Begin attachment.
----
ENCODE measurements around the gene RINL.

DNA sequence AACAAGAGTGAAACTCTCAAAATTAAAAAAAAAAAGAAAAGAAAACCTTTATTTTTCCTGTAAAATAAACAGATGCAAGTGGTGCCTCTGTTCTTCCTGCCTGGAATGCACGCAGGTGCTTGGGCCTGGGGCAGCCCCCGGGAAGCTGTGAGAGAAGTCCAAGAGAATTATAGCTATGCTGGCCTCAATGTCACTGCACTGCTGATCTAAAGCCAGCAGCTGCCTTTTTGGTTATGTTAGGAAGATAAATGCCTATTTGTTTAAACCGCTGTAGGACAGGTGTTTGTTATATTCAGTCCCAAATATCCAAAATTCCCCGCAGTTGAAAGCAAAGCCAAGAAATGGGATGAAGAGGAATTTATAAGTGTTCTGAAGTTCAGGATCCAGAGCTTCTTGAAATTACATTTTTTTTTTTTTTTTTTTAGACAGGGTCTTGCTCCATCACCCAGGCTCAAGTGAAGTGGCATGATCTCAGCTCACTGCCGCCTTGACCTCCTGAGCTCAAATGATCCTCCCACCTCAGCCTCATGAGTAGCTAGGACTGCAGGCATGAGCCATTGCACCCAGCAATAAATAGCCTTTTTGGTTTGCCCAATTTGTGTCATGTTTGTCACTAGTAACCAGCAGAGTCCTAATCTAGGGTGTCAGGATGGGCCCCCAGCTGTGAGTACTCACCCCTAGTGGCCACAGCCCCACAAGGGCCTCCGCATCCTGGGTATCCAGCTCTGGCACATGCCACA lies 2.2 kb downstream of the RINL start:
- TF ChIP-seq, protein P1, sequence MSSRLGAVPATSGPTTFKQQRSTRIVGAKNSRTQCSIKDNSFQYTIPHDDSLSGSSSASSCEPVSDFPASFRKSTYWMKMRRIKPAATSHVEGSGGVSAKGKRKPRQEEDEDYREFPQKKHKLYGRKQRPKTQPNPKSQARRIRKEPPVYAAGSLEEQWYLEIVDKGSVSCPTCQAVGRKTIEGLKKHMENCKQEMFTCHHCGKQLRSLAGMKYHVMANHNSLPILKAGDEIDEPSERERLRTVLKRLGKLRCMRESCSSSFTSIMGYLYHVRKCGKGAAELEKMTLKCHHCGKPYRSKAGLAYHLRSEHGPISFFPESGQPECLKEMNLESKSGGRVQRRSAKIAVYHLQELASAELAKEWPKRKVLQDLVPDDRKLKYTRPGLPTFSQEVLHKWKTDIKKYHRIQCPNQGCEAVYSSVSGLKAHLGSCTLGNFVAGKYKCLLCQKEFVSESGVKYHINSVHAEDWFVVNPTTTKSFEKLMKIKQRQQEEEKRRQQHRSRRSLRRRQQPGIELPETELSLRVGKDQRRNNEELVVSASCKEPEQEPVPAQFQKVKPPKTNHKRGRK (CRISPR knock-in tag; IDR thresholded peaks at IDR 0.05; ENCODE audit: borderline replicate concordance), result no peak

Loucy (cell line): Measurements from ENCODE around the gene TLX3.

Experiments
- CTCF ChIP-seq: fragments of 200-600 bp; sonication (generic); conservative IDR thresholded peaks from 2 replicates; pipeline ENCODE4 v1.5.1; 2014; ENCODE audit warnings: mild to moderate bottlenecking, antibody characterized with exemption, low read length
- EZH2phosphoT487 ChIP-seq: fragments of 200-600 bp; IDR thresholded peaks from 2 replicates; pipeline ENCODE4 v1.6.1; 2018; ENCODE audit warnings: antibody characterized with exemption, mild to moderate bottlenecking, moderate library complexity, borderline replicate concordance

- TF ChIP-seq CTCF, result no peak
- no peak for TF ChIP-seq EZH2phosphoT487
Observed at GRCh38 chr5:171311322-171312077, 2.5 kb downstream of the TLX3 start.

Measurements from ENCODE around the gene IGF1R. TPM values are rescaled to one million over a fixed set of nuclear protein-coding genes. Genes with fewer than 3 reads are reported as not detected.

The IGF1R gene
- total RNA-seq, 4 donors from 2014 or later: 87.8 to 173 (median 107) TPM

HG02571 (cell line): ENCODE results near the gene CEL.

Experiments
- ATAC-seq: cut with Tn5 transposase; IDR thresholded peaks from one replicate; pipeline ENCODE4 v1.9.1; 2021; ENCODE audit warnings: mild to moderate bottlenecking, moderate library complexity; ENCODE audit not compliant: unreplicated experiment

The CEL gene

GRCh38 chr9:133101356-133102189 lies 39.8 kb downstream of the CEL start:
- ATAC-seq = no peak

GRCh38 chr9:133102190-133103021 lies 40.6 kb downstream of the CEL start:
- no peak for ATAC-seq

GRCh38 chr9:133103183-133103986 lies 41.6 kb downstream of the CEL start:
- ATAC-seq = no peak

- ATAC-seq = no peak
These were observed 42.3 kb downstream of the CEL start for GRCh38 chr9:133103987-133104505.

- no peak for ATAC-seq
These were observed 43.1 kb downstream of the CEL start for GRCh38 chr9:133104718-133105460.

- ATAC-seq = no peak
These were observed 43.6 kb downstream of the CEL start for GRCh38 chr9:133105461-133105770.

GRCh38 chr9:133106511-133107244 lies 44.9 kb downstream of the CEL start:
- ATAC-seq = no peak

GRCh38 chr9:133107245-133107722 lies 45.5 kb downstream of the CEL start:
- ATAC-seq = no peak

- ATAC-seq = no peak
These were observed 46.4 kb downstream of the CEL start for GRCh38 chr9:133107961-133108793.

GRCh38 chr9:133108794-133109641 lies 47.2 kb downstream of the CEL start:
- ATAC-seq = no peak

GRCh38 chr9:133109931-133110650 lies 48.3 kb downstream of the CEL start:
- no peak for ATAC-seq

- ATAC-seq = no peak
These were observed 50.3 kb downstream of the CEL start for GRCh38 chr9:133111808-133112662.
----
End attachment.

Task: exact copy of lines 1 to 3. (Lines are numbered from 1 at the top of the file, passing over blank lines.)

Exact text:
ENCODE measurements around the gene RINL.

DNA sequence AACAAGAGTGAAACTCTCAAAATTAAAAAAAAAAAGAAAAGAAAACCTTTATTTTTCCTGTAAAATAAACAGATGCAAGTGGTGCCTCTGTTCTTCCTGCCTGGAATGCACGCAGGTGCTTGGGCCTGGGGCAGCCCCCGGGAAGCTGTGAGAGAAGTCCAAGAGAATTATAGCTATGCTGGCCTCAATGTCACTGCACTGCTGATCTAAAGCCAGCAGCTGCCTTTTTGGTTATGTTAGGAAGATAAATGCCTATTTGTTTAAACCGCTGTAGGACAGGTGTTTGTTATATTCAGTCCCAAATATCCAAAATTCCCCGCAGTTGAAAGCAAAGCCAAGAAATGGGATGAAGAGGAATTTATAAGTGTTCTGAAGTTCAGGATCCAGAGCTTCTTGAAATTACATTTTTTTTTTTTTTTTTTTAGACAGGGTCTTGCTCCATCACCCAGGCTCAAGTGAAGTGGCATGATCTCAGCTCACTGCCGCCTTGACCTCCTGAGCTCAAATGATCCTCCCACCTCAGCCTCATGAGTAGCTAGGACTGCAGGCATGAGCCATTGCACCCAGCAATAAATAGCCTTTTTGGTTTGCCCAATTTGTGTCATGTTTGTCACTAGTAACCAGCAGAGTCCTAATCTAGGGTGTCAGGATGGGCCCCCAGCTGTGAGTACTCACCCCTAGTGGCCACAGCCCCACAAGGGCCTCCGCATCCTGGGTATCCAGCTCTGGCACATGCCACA lies 2.2 kb downstream of the RINL start:
- TF ChIP-seq, protein P1, sequence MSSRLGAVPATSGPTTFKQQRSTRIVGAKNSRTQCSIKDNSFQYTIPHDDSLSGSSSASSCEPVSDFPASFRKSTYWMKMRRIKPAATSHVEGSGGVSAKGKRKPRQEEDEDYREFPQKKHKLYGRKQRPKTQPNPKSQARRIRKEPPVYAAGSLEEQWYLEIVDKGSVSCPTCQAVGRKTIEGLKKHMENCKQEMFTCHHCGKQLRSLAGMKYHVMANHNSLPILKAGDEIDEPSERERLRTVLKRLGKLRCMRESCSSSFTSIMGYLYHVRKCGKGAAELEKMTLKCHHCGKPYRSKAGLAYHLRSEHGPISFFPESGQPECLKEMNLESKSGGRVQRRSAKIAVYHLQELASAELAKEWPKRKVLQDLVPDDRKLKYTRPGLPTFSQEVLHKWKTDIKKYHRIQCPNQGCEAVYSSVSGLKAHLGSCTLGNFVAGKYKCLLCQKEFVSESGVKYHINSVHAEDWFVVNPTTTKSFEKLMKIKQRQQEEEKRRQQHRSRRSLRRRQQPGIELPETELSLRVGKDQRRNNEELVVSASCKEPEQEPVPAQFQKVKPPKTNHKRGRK (CRISPR knock-in tag; IDR thresholded peaks at IDR 0.05; ENCODE audit: borderline replicate concordance), result no peak